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Congress Requests Plan to Close JIEDDO

A seaman employs a bamboo sickle to search for buried IEDs at the Combat Center’s Range 800.

House lawmakers want the Pentagon to present a plan to discontinue the Joint IED-Defeat Organization (JIEDDO) – an effort stood up during the wars in Iraq and Afghanistan to detect, counter and neutralize the full-range of improvised explosive devices.

Questions have circulated over the future of JIEDDO as the war in Afghanistan winds down. Critics have questioned whether the billions spent on the agency to protect troops deployed to Iraq and Afghanistan has yielded the right results.

The House Armed Services Subcommittee on Tactical Air and Land Forces asked the Pentagon issue a report in the next 60 days outlining JIEDDO's future to include how the agency could be split up should Secretary of Defense decide to break up the organization.

JIEDDO was stood up in 2006 to counter IEDs, roadside bombs, and other threats known to be weapons of choice by insurgents and adversaries.

The key question seems to be whether there is still a need for the organization in light of the reduction of troops in Afghanistan and whether JIEDDO is the right agency to head existing Counter-IED activities across and within the Defense Department.

The subcommittee asked within its markup of the 2014 defense budget that the plan detail an analysis of alternatives be done regarding future plans for the organization that specifies the cost, budget and organizational details in the event that the Secretary of Defense decides to end the JIEDDO organization.

For almost a decade, the JIEDDO organization has been at the forefront of the counter-IED fight funding, developing and delivering technologies and solutions aimed at saving lives and thwarting dangers posed by IEDs. Their work spans a range of activities, including the delivery of small tactical, bomb-detecting robots to sensors, IED "jamming" technologies and vehicle-specific protective equipment.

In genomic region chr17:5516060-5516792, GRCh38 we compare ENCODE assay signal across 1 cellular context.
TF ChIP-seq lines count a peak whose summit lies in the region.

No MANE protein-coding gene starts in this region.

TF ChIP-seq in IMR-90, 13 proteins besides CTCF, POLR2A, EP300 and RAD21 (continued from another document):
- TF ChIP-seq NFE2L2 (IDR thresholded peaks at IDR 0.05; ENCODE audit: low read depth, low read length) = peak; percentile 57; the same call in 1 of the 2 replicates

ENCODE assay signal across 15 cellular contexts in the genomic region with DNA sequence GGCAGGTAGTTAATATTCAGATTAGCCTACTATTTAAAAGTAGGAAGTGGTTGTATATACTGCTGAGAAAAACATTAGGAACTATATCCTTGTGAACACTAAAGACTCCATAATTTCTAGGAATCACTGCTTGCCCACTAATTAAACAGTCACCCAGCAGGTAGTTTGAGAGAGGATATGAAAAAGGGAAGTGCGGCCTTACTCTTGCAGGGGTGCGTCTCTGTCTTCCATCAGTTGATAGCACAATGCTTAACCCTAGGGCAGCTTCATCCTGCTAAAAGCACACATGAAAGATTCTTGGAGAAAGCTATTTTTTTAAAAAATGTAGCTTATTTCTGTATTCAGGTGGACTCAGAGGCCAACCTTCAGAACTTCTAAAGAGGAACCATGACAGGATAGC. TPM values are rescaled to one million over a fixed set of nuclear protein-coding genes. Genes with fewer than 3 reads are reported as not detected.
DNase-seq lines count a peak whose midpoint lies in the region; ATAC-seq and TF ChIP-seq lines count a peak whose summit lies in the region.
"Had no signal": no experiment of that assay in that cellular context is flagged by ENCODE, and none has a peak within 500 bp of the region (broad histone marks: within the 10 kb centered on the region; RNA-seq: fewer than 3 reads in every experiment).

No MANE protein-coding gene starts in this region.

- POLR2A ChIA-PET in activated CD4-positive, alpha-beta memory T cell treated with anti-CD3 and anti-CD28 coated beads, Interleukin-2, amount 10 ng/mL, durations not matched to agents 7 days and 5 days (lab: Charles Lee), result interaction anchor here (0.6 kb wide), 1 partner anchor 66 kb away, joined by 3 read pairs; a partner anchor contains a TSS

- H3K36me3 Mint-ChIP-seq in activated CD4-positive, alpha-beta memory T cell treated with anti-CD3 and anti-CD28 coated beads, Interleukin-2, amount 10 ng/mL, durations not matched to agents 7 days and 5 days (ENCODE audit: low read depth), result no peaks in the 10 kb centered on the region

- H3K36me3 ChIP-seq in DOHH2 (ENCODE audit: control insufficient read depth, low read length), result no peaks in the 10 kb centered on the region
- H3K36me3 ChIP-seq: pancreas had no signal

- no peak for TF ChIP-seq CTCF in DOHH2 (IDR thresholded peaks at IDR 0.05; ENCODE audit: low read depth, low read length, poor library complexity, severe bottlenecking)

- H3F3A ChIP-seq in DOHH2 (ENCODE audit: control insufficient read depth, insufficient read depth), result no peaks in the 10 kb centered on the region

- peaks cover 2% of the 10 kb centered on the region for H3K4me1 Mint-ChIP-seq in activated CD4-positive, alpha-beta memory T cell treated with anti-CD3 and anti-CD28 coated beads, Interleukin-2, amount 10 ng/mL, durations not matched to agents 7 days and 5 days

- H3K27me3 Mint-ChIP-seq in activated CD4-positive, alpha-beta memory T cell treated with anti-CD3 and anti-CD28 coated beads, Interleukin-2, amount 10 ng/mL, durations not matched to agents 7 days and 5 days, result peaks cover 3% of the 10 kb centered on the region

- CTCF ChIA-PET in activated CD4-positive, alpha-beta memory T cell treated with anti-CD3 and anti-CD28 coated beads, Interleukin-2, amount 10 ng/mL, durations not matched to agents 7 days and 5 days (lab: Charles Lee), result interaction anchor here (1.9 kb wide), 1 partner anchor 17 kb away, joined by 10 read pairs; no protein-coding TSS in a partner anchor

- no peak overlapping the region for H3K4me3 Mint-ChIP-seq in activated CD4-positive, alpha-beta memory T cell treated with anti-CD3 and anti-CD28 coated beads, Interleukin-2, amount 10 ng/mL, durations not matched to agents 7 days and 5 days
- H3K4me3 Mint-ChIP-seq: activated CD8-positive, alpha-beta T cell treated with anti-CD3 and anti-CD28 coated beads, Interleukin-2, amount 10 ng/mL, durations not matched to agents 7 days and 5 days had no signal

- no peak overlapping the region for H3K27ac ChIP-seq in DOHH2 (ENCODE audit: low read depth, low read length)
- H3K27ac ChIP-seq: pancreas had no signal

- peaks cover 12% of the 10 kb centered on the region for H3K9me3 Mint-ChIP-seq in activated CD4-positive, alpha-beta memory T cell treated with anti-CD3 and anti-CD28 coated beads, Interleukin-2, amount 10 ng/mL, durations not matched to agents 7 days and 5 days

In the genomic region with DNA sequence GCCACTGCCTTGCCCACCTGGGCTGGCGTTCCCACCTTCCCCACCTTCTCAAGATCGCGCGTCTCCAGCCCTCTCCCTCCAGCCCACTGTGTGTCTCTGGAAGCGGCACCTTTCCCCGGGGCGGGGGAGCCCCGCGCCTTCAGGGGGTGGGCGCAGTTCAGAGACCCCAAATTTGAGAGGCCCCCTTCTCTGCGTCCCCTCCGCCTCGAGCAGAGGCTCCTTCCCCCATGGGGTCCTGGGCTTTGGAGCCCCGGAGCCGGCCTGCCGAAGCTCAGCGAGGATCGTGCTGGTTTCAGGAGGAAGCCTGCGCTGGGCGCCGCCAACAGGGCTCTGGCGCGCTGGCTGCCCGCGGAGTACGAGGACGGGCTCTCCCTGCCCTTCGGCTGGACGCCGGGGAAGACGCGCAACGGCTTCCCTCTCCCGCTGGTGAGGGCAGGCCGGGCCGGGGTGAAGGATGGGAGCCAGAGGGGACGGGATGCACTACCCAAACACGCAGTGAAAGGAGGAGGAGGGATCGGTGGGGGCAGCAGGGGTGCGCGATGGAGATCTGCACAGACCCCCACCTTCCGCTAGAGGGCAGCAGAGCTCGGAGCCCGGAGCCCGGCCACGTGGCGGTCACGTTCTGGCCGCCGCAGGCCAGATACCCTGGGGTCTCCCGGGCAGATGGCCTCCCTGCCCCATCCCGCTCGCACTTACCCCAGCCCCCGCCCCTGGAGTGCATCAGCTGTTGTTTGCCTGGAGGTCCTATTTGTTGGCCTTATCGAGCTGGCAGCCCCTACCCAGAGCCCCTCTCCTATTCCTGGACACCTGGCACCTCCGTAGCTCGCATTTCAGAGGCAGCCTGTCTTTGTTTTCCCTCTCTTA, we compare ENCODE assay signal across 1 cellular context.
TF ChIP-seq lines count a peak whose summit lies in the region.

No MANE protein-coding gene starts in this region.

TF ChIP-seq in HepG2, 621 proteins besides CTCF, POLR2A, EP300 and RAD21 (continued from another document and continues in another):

However, the organization has received its share of criticism including the Government Accountability Office. The watchdog group issued a report in August, 2012 outlining a lot of duplication and overlap between JIEDDO functions and other DoD Counter-IED efforts.

"From fiscal years 2006 through 2011, JIEDDO has received over $18 billion in funding, however, DOD has funded other C-IED efforts outside of JIEDDO, including $40 billion for Mine Resistant Ambush Protected vehicles," according to the report titled "Counter-Improvised Explosive Devices: Multiple DOD Organizations are Developing Numerous Initiatives."

The report cites a number of redundancies, claiming among other things that JIEDDO and other C-IED organizations were concurrently developing similar robotics technologies as well as chemical sensors.

"We've been doing work on JIEDDO for quite a while, assessing the importance of having a strategic plan and the importance of having metrics to measure success," said Cary B. Russell, GAO's director for defense capabilities and management issues.

Part of the concern expressed in several GAO reports specifies the lack of an integrated, comprehensive data base needed to identify metrics, and track and organize collaborative or potentially overlapping C-IED efforts.

At the same time, the GAO's "action tracker" from March of this year credits JIEDDO for beginning an implementation plan and establishing a timeline for the creation of an integrated DoD-wide C-IED database.

Also, JIEDDO has a Counter IED-Strategic Plan 2012 - 2016 listed on its website, which -- among other things -- outlines a strategic path forward and points to the continued importance of the C-IED mission and the likelihood that IEDs will remain a weapon of choice for adversaries such as insurgents, terrorists and even criminals.

"In the networks that support, supply, and employ IEDs, we see the nexus of narcotic, criminal, insurgent, and terrorist networks supported by the easy flow of dual-use components through legitimate businesses, using local readily available explosive materials, and a generation of combat-experienced IED makers -- all interacting and operating in current or emerging conflict areas," Lt. Gen. Michael Barbero, former JIEDDO director, writes in a forward letter to the plan.

"The IED threat and the networks that employ them will endure -- they are here to stay. This compelling threat requires us to maintain constant vigilance, an enduring counter-threat network, and counter-IED," he wrote.

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